EU Prepared to Offer Exemptions to C. Europe to Win Support for Russian Oil Ban By Investing.com

EU Prepared to Offer Exemptions to C. Europe to Win Support for Russian Oil Ban By Investing.com

© Reuters.

By Geoffrey Smith 

Investing.com — The European Union is willing to exempt some central European member states from its proposed embargo on Russian oil, hoping that the concessions will ensure the unanimity that is needed for the sanctions to come into force.

However, the concessions offered still fall short of what Hungary, in particular, is demanding.

Officials cited by Bloomberg said that the EU is willing to let Hungary and Slovakia continue importing Russian crude and refined products until the end of 2024, while Czechia would be allowed to do the same until June 2024.

That would represent a two-year exemption from the measures outlined by European Commission President Ursula von der Leyen earlier in the week, which envisage a total embargo by the year-end.

The landlocked states of central and eastern European states are more dependent than the rest of the EU bloc on Russia due to the network of pipelines that bound them economically to the Soviet Union during the Cold War. By contrast, the Baltic states and Poland have been able to diversify their sources of supply much more extensively since joining the EU.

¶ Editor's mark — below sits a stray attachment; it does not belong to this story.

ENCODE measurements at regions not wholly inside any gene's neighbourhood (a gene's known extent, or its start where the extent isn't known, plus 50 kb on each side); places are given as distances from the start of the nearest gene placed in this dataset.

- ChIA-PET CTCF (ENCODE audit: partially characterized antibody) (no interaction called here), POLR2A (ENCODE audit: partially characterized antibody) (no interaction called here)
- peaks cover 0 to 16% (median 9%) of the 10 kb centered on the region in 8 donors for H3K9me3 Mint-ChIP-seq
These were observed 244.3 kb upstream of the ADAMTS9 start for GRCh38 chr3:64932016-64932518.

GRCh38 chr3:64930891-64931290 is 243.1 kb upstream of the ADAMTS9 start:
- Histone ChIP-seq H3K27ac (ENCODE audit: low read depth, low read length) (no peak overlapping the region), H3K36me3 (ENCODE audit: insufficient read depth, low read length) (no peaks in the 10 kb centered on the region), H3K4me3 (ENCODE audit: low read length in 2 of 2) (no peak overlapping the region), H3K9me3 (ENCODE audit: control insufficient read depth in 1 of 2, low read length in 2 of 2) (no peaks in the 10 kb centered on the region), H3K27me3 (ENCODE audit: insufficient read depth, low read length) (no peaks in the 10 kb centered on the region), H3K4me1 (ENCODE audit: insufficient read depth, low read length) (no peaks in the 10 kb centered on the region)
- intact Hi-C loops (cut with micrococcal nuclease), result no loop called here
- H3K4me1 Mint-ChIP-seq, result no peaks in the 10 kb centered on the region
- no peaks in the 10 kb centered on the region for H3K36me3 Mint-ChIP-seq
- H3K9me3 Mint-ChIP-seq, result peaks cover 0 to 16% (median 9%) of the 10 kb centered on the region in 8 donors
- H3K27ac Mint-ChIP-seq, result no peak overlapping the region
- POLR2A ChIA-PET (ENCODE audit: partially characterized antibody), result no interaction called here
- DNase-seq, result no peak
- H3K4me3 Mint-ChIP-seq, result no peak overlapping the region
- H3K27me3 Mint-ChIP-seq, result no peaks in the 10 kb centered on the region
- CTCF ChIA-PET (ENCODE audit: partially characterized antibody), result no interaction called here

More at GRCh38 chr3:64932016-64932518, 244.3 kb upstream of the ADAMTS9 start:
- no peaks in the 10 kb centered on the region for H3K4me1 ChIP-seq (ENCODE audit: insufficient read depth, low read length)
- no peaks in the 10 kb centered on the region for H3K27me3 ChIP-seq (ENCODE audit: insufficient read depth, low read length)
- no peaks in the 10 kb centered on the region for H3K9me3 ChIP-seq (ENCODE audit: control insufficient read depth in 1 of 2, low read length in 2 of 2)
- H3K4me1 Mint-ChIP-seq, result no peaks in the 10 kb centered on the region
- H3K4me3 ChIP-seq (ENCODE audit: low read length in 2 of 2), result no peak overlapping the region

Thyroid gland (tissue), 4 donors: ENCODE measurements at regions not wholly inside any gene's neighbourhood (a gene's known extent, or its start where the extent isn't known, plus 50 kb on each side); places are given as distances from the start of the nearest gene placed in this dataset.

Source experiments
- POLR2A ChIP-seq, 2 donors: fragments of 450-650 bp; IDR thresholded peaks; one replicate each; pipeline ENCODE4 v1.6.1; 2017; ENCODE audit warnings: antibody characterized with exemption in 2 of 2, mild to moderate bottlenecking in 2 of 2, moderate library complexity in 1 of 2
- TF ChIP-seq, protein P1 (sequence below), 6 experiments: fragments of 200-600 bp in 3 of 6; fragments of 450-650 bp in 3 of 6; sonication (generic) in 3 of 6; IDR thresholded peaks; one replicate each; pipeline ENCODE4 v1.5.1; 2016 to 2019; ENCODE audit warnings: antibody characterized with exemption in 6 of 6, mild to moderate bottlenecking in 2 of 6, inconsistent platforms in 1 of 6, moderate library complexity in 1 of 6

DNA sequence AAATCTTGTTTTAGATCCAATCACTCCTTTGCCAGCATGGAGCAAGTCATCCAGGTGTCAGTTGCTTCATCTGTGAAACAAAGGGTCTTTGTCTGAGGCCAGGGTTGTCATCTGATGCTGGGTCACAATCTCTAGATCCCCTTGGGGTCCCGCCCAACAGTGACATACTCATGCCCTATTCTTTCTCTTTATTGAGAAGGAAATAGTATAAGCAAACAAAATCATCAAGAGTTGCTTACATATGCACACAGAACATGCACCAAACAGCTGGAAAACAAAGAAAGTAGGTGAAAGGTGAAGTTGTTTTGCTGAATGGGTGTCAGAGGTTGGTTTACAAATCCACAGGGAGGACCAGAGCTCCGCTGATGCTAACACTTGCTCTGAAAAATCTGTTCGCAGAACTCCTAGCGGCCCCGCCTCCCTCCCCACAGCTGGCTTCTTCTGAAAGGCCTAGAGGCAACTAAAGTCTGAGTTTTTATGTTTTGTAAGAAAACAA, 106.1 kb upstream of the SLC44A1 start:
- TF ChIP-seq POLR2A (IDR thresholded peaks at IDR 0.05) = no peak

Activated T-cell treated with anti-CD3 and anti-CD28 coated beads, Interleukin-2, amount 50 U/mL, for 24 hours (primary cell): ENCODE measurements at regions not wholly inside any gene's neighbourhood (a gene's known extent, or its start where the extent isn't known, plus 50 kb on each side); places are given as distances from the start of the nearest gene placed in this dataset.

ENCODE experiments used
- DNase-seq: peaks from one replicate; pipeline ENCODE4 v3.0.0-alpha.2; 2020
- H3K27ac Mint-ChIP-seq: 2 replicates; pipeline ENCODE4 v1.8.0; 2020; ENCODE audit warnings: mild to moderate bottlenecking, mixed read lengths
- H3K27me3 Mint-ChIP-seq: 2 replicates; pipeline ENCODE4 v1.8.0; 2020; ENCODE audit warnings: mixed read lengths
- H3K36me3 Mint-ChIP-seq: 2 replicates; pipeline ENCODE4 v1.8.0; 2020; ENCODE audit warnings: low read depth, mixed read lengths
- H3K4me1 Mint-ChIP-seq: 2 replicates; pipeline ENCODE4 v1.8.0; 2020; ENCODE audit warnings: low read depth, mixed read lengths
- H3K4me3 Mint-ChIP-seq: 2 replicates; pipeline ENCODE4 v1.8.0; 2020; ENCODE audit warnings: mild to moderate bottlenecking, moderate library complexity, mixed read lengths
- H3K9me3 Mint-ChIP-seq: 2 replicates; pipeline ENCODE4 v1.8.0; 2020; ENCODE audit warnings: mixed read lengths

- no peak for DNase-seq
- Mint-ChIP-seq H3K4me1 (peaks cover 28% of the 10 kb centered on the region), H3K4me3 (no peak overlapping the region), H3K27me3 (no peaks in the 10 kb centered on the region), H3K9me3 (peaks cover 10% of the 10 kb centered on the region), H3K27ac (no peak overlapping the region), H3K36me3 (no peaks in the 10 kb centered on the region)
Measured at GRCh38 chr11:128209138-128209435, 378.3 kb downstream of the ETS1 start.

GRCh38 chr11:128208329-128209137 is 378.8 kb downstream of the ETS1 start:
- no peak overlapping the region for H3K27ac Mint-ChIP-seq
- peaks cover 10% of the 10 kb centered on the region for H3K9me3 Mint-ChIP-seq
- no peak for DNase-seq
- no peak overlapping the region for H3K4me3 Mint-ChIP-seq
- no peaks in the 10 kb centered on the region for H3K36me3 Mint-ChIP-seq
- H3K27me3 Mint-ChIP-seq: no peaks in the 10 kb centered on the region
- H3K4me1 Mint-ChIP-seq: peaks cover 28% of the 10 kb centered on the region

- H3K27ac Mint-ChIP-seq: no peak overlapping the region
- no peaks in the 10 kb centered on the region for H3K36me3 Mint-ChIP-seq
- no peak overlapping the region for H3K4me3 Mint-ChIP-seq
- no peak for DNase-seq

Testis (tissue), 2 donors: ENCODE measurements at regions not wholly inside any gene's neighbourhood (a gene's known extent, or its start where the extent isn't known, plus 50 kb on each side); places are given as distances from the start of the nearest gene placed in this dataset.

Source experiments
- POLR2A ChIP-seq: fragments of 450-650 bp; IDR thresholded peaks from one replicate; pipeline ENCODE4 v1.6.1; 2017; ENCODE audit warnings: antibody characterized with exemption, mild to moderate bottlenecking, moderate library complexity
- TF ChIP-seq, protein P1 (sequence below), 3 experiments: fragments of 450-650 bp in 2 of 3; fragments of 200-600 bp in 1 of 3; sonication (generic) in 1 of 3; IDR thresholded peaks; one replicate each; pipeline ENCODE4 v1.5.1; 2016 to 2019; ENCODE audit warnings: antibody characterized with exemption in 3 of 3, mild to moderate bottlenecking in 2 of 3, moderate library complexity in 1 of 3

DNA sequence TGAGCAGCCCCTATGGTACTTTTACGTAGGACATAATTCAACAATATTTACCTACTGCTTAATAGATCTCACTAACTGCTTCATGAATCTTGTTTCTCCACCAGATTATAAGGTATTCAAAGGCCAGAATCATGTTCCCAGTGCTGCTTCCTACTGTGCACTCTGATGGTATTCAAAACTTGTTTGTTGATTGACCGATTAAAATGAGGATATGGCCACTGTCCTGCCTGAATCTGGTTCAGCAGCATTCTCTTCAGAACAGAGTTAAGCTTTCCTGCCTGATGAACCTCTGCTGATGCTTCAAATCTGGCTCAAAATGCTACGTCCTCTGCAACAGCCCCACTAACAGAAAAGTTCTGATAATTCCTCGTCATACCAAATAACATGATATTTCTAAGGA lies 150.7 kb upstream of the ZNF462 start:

Reuters also reported earlier in the week that Bulgaria in southeast Europe would also press for an exemption if it were extended to other states.

The sixth EU sanctions package against Russia would bring the EU into line with the U.S. and U.K. in applying a total ban on Russian liquid fuels, but it can only come into force with unanimous support. Hungarian Prime Minister Viktor Orban, who has been the most active supporter of Russia among EU leaders since it invaded Ukraine in February, has said the package would be like “dropping a nuclear bomb” on his country’s economy. He’s pressing for a five-year exemption, according to various reports.

The EU’s move has kept oil prices firmly supported this week, even while other risk assets have been pummeled by fears of sharp rises in interest rates and slowing growth. By 4:30 AM ET (0830 GMT), futures were up 0.9% at $109.23 a barrel, while was up 1.0% at $111.97.

 

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